In a functioning system, Republicans would have already joined Democrats to raise the alarm, as the constitutional design assumes.

Congress has the tools it needs to deal with this challenge – but only if Republican legislators take the allegations seriously.
Some have expressed concern but did not indicate if they would take any action.

At today’s hearing, Devin Nunes, ranking member of the House Intelligence Committee, used his opening statement to give voice to conspiracy theories. Other Republican members of the committee similarly sought to distract attention from what is at stake – for example, by demanding that Schiff disclose the whistleblower’s name.

The impeachment process cannot work if Republicans do not engage with the grave allegations at hand. The system Franklin helped design depends on legislators who are capable of reining in a president who abuses his or her power — even when that president is from their own party.

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So far in this crisis, the system has failed. But system failure doesn’t have to be the final word.

As an expert on presidential power, I think of the situation as comparable to someone sleeping in a house that is on fire, but the smoke detector fails to go off. The person may still escape – they may wake up on their own, or someone else may alert them to the danger.

Republicans in Congress have failed to respond, but the U.S. system may still survive if others act. James Madison described the people as the primary check on government power. Whether Americans keep their constitutional republic will likely depend less on the outcome of this impeachment process and more on the outcome of the next election.

[ You’re smart and curious about the world. So are The Conversation’s authors and editors. You can read us daily by subscribing to our newsletter. ]The Conversation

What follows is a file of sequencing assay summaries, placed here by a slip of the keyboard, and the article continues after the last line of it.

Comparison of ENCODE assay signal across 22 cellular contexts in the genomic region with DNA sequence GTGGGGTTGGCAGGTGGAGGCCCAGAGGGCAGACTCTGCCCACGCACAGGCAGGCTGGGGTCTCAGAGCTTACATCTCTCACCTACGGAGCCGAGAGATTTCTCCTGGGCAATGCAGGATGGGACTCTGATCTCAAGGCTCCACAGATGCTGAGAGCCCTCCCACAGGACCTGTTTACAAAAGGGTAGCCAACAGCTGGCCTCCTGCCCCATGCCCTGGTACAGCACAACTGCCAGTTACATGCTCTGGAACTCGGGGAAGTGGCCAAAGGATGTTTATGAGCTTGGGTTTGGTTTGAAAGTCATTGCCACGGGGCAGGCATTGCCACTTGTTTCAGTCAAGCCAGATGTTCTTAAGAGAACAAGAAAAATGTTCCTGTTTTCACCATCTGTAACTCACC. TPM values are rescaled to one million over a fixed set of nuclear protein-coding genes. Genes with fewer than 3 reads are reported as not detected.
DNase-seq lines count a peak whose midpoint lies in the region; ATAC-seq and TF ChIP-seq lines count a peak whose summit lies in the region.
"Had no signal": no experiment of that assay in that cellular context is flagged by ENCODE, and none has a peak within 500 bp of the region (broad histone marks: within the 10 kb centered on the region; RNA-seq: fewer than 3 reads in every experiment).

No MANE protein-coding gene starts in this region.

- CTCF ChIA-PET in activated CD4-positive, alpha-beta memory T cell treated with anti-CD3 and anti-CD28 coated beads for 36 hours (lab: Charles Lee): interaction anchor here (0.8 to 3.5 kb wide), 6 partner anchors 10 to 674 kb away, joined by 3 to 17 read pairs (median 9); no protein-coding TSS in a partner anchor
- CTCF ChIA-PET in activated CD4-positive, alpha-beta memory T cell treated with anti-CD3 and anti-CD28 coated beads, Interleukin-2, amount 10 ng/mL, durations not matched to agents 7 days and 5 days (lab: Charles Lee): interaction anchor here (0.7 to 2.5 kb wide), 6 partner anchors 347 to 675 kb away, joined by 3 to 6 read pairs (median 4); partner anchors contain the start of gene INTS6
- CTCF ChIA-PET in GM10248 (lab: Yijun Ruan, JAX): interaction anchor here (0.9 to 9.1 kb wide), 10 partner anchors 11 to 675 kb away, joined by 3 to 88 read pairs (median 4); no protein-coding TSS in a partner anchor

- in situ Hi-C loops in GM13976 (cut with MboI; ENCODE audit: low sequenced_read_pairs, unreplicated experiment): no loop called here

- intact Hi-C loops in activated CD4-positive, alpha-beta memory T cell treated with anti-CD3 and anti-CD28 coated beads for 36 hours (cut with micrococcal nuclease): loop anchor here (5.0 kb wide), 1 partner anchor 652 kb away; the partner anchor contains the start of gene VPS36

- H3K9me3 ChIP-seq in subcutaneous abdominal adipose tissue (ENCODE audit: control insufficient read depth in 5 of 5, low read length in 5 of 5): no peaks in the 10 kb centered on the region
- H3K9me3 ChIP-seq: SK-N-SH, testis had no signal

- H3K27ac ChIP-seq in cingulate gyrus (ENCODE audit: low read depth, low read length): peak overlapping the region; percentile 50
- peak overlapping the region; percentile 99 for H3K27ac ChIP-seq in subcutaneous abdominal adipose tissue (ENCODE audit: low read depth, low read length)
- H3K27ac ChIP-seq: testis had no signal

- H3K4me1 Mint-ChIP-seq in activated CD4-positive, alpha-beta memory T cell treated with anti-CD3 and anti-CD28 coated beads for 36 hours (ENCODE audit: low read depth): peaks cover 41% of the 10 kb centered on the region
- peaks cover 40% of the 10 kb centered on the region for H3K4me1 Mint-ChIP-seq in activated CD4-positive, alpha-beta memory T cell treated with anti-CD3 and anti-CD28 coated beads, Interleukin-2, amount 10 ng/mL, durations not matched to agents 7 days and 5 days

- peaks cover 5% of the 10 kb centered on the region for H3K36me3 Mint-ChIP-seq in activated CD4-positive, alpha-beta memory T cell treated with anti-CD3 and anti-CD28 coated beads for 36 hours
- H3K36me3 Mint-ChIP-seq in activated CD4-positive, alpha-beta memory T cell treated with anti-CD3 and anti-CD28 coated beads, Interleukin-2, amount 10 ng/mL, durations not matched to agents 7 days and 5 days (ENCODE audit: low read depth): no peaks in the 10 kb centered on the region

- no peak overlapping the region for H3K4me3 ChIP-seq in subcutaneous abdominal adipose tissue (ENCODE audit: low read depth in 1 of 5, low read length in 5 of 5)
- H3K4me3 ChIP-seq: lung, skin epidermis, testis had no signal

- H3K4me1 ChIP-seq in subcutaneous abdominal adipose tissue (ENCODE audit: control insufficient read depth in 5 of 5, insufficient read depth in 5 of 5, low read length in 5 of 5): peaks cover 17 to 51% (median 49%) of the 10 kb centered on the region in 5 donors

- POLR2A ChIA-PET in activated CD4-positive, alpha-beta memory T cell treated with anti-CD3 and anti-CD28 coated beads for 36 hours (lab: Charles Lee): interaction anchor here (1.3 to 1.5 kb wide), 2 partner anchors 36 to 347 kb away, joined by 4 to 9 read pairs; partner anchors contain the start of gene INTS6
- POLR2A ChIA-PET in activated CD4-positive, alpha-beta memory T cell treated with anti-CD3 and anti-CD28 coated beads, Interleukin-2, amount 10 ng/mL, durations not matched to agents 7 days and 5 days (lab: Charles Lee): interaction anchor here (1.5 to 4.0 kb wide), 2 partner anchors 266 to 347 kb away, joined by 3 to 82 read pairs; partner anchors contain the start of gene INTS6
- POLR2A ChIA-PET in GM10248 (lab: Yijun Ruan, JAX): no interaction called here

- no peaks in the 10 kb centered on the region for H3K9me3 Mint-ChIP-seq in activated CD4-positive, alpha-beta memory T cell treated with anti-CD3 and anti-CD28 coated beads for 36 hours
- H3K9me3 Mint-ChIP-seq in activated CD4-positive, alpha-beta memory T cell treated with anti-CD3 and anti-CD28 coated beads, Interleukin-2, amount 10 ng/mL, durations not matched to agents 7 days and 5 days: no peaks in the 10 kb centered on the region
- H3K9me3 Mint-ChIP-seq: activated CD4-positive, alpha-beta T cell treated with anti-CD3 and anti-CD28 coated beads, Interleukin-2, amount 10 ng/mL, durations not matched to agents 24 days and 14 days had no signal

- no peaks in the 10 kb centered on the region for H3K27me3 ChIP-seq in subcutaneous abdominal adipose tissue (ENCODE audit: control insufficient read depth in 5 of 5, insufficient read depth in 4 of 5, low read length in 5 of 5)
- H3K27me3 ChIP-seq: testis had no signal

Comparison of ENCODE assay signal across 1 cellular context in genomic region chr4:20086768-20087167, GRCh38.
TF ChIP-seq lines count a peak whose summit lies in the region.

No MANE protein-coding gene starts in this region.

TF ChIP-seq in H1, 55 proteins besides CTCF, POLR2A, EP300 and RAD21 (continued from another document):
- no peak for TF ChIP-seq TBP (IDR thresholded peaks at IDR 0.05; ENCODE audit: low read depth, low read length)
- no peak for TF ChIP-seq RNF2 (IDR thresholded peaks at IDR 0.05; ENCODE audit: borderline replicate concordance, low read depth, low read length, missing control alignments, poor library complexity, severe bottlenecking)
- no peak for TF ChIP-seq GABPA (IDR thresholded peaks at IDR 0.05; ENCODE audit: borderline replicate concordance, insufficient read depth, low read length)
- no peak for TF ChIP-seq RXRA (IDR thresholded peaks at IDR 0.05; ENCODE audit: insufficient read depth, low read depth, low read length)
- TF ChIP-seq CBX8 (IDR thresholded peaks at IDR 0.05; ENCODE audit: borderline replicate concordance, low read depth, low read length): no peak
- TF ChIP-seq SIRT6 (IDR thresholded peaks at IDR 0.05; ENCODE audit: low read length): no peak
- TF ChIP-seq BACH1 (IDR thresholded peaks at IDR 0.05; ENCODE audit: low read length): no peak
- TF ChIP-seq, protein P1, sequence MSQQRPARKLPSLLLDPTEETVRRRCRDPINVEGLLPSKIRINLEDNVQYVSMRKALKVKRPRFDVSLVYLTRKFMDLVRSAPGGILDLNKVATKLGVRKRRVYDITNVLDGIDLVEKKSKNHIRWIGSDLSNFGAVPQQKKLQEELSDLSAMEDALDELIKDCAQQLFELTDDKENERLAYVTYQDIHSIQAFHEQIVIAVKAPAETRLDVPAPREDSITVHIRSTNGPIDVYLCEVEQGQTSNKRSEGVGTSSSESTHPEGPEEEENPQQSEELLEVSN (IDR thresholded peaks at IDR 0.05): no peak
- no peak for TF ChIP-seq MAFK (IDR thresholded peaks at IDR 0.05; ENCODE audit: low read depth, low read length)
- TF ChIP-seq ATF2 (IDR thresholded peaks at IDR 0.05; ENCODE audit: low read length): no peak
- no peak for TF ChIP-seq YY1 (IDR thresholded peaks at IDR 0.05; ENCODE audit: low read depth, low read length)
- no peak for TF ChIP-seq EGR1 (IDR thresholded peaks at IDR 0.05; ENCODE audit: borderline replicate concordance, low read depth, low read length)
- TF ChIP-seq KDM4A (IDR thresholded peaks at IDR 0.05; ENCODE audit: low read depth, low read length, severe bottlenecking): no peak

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By Kirsten Carlson, Associate Professor of Law and Adjunct Associate Professor of Political Science, Wayne State University and Chris Edelson, Assistant Professor of Government, American University School of Public Affairs

This article is republished from The Conversation under a Creative Commons license. Read the original article.


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Desperate conservatives unleash a torrent of misogyny to undermine Pamela Karlan’s devastating testimony

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As soon as Pamela Karlan, a constitutional law professor at Stanford who specializes in voting rights, opened her mouth during Wednesday's impeachment hearing before the House Judiciary Committee, I knew she would become the prime if not exclusive focus of the entire right-wing response to the hearing.

This article was originally published at Salon

Republicans were desperate to do anything to keep voters from paying attention to the actual substance of the testimony from the three law professors summoned to explain why Donald Trump should be impeached for his crimes, since the substance of their testimony is irrefutable. And while all three were articulate, intelligent and crystal clear in their arguments, only Karlan was female.

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This conspiracy actually exists: Trump and the GOP are waging a war on reality

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Words have actual definitions. Conspiracies do in fact exist.A conspiracy consists of two or more people acting in private to advance their own interests against and contrary to those of other people.

Donald Trump and his agents’ bribery and extortion plot to withhold congressionally approved military aid to force the government of Ukraine to “investigate” Joe Biden and his son Hunter Biden, with the goal of helping Trump win the 2020 presidential election, is a textbook example of a very real conspiracy.

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Congress schooled in the Constitution: Impeachment hearing was less about the answers than about the questions

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The Judiciary Hearing Probably Changed No Minds, But, Yes, the Democrats Had the Better Questions

The opening of the new round of impeachment inquiries before the House Judiciary Committee was less about the answers than about the questions.

If you were a Democrat, you asked questions that prompted the constitutional scholars present to pin the available evidence about Team Trump to a rogue plot to trade Ukrainian recognition and military aid for Donald Trump’s personal political gain.

If you were a Republican, you asked about anything else, from historical precedents about elapsed time, about the meaning of bribery in the 18th Century, about non-existent testimony about Joe and Hunter Biden.